The Uniform Child Custody Jurisdiction and Enforcement Act is designed to protect children across the nation. It was born out of the necessity for our legal system to adjust to a more mobile populace and to provide consistently in a complex legal structure.
In the state of Virginia, there is no statute dedicated exclusively to grandparents’ visitation rights. The Virginia courts recognize the rights of grandparents are secondary to parents. In Virginia, parents enjoy a very high level of protection from the perceived intrusion of third parties such as grandparents into their relationships with their children.
People choose to relocate for a variety of reasons, such as a new job, remarriage or even the desire to reside in a different climate. In the United States, we take it for granted that an adult is free to relocate throughout the country without the approval of the court or of a governmental agency. However, when a parent involved in a child custody matter wishes to relocate with their children to another state or even within the same state, they may be required to receive permission from the other parent and/or the Family Court.
If the other parent disagrees with the move, you will need to ask the court for approval. The burden then shifts immediately to the relocating party that the move is in the best interests of the child. All factors are considered in what is best for the child, not the parents.
Child support is calculated differently in Maryland, Virginia, and Washington, DC. While there are state-established formulas that clearly define the amount of support payments, there may be unique instances where our firm can help fight for or defend against deviations from the guidelines. Our child-support lawyers are also highly skilled in resolving international child-support issues.
If you move to another state, you may be able to change the state where the custody case is being heard, known as a “change of venue.” However, if there has been a lot of court dates for your case already or if the other parent objects to the case being moved, this might make it harder to transfer the case. Generally, the judge hearing the case will need to be involved in this decision. This is a complicated issue, so it may be best to contact a lawyer if this applies to you.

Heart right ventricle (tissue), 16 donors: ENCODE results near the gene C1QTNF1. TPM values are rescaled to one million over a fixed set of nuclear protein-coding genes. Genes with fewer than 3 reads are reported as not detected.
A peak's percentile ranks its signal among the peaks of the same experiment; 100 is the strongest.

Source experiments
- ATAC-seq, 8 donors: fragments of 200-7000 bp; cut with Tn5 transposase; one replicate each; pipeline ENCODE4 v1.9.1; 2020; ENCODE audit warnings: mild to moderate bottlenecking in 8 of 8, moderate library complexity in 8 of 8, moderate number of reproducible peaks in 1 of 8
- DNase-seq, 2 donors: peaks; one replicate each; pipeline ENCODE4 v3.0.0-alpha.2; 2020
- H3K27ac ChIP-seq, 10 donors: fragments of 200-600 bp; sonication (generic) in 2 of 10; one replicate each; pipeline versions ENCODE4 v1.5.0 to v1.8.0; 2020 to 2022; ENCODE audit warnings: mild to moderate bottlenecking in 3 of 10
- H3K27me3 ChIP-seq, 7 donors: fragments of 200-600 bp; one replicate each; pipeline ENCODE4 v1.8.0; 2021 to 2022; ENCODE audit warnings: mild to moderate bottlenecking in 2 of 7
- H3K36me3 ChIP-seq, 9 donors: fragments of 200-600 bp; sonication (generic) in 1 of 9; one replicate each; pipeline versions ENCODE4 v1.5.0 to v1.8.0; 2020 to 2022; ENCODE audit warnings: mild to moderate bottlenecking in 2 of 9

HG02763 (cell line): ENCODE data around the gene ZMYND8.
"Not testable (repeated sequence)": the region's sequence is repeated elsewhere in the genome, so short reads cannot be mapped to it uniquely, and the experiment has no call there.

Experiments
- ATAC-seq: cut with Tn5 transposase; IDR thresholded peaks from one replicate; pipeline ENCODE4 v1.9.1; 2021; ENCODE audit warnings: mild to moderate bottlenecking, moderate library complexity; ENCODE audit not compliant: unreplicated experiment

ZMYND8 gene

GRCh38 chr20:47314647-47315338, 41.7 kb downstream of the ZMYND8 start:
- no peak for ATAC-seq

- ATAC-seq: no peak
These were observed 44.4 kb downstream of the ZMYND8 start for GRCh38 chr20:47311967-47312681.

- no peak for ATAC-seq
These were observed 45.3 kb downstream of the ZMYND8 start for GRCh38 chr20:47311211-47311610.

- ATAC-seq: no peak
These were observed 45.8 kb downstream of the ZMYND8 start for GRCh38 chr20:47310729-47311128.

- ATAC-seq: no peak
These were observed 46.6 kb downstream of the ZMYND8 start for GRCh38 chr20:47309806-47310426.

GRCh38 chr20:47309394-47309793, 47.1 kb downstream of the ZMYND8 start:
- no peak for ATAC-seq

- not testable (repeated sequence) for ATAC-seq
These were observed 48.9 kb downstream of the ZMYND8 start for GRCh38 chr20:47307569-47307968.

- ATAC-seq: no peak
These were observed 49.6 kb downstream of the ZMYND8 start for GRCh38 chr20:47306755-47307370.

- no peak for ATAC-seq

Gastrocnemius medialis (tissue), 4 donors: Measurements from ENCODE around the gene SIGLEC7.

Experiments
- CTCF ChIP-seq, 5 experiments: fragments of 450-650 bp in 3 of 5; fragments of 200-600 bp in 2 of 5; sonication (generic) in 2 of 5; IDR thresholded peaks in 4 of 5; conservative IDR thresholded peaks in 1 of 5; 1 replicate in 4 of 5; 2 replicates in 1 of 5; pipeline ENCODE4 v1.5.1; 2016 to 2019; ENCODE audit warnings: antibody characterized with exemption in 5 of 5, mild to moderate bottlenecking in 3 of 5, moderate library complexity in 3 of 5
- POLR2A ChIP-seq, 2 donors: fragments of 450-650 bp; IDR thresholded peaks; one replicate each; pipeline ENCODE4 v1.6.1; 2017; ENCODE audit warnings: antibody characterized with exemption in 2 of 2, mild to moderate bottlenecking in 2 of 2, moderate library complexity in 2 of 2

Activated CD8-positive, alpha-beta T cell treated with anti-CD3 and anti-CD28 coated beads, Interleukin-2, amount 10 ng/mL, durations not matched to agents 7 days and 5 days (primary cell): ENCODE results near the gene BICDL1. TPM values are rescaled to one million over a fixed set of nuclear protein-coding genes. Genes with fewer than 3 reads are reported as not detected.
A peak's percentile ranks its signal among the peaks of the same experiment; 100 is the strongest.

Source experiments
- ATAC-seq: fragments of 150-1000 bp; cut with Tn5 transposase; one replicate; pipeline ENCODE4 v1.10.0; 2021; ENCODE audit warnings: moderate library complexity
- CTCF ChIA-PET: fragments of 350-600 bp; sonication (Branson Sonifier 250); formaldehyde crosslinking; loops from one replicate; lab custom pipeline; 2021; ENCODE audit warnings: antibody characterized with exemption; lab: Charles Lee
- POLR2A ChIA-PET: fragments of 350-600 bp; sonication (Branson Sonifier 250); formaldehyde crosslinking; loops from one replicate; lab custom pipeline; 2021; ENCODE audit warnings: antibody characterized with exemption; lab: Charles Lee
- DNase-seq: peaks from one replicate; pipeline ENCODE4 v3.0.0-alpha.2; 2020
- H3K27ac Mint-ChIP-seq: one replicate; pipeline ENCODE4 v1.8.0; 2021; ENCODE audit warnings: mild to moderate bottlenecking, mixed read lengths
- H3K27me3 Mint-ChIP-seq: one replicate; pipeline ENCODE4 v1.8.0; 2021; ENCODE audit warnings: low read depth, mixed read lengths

Obtaining permission to move the child or children to another state can be achieved if the right set of facts are presented to the court. The laws pertaining to relocation are complex and cases regarding relocation move should only be handled by an attorney who is experienced at both assisting and preventing parents from moving with a child to a new state. We are very familiar with the Maryland laws and Virginia laws regarding relocation. We urge you to discuss this family law matter with us before you agree or disagree to a relocation.
If you need help with this type of case in Fairfax, Prince William (Manassas), Fauquier (Warrenton), Loudoun (Leesburg), Caroline, Stafford, Spotsylvania (Fredericksburg), Chesterfield, Henrico, Arlington, Richmond, Alexandria, call our law firm immediately for help and speak to a lawyer about your options. In Maryland, if you need help with this type of an issue in Montgomery County, Rockville, Bethesda, Howard County, Ellicott City or Frederick, do not hesitate to call us for a consultation.
The SRIS Law Group can help you best possible outcome based on the facts of your case. If you wish to consult an SRIS Law Group, P.C. attorney, call us at 855-696-3348. B